SoniaAfter Beverley Knight drew the raffle (I lost again), it was time for our Eurovision guest act, Sonia, who proved she can still belt out a good hit. Not only did she perform her second placed 1993 entry, Better The Devil You Know, she also sang You’ll Never Stop Me From Wanting You. This moved us on to the voting, which was pretty tight, with the Book of Mormon in 3rd place and a tie for the top between Mamma Mia and Les Miserables. Apparently they don’t do Countback to identify an ultimate winner, so it’s not like real Eurovision. The performers from the winning shows all came back on stage and it was clear that they regarded their achievement with huge pride – and so they should.

Final scoreboardIt was a good 2.30am when it was all over. But of course, it wasn’t, as there was still the post-show party to be enjoyed. When we went in 2011, the party was held at a distant bar, some fifteen minutes trudging through the streets of Soho trying to find the place, and no one was quite sure where it was. Then we had to queue for entry, whilst celebs walked on through, which kind of rankled As I Had Paid For My Entry In Advance With My Ticket Price. Still, there were quite a lot of interesting people to gawp at and eavesdrop on – Sheridan Smith, Denise Welch, Denise van Outen, for example.

After show partyThis time, we had been told in advance that the party would also be held at the Dominion – we should make our way out of the theatre then back to the front where we would find the way in. There only seemed one way back in – through the theatre foyer, where heavies at the door were inspecting our wristbands. Ours were bronze, but everyone else’s appeared to be red. I also noted that the stairs to the Studio, where we had gone for the reception earlier, were now roped off. I thought no more of it, and we spent the next hour or so happily wandering around the foyers watching all these beautiful young people (cast members and their friends I guess) getting rat-arsed, and posing with the winning trophy. I did wonder though, where the other people were. Where was Graham Norton? And Caroline Quentin? I’d seen Aljaz and Janette from Strictly Come Dancing at the Drinks Reception, but they weren’t anywhere to be seen, until I noticed them emerging down some stairs and leaving at about 3.15am. The next day I saw a happy picture online of Graham Norton and Harriet Thorpe sharing champagne, and that’s when I realised that there are VIP parties and VIP parties, and that some VIPs are vipper than others!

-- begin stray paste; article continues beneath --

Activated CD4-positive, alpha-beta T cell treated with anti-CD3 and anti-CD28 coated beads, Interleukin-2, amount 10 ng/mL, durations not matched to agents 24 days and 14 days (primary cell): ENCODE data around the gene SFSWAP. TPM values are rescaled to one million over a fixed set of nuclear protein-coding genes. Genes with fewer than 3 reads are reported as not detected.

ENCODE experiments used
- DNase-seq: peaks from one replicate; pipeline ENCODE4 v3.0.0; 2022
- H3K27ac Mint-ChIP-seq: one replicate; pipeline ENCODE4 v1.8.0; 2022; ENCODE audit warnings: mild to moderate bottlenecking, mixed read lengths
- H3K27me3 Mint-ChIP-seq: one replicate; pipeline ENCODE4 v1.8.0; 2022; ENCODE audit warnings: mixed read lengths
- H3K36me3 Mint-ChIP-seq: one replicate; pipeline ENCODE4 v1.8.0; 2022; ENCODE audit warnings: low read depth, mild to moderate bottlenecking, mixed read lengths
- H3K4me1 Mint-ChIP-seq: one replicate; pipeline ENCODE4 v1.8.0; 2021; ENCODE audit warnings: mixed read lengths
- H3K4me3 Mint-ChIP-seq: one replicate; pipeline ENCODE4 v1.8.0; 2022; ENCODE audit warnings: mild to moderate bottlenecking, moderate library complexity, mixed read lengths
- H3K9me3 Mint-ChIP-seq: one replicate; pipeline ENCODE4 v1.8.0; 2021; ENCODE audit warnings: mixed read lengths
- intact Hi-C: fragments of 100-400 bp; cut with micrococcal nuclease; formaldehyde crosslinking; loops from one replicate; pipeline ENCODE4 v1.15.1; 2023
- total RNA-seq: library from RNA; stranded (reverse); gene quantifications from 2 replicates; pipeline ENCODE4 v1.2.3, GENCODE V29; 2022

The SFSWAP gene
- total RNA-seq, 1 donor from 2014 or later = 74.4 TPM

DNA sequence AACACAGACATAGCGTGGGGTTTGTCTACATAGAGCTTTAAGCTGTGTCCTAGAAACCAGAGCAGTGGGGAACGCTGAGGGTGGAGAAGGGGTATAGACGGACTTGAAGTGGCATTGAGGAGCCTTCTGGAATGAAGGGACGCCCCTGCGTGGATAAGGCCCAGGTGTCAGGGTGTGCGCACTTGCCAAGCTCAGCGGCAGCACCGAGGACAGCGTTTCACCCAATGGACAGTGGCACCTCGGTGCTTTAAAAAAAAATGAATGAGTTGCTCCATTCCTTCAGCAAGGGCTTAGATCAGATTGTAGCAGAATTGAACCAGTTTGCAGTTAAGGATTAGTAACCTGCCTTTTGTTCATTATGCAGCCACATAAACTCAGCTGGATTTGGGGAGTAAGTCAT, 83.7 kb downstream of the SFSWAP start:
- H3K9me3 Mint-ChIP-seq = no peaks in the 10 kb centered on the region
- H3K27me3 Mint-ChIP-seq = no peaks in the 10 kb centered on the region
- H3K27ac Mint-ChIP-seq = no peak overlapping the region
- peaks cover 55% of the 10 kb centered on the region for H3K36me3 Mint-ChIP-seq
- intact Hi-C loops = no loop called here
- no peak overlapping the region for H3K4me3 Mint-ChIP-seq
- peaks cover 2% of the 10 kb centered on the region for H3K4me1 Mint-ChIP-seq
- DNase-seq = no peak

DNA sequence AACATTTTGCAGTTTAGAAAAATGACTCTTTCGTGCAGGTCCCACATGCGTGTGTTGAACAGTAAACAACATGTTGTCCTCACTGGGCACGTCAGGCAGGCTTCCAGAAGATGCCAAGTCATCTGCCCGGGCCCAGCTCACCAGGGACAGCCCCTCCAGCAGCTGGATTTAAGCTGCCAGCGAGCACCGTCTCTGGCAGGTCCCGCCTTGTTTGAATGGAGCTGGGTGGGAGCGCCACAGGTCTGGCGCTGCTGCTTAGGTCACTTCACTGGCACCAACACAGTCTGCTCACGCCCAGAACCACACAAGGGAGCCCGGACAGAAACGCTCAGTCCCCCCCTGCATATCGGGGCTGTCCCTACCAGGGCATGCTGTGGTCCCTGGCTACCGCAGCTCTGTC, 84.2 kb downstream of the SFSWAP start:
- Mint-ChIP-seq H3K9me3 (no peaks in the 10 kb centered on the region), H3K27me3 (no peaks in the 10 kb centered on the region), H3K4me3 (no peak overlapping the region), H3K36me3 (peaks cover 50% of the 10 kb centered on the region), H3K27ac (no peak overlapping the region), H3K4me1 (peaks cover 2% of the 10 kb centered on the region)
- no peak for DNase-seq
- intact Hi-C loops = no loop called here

I really hope this isn’t the last of the West End Eurovisions, as it’s a splendid tradition, everyone has a great time and it raises a lot of money for a very important cause. Now – the question is, shall we book to see West End Bares? Not been before and, let’s face it, it sounds fun!